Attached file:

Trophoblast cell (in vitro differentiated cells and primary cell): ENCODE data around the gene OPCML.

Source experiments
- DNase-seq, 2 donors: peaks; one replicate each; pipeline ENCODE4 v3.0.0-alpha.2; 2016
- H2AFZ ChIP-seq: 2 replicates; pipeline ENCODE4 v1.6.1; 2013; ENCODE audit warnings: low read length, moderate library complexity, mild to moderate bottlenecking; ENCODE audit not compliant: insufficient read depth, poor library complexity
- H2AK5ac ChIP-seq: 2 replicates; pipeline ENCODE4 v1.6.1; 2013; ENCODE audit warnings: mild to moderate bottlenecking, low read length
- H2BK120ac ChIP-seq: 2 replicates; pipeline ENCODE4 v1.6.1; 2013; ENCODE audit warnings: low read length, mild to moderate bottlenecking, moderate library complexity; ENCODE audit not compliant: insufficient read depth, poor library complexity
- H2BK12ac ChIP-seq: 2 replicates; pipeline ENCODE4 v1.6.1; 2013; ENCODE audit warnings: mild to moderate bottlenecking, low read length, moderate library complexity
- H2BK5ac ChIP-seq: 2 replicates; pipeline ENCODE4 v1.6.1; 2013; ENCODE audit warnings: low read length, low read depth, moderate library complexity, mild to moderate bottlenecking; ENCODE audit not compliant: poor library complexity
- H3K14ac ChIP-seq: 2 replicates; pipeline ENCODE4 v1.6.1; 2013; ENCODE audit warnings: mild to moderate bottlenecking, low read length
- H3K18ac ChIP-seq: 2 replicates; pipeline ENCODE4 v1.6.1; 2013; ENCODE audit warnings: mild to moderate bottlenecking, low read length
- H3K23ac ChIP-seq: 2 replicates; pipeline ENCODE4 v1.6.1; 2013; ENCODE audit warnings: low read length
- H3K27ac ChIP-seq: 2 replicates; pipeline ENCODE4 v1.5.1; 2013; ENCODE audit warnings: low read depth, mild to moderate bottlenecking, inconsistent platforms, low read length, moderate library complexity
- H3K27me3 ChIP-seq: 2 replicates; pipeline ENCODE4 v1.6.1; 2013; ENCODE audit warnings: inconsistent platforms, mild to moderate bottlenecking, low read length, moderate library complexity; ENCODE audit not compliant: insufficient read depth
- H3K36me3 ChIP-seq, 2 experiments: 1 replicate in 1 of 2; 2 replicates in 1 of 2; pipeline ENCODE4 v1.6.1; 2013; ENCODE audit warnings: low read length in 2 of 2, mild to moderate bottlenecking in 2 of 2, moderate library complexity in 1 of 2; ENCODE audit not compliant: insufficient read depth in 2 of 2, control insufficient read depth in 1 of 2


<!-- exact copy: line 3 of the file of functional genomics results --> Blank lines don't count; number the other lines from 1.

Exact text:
- DNase-seq, 2 donors: peaks; one replicate each; pipeline ENCODE4 v3.0.0-alpha.2; 2016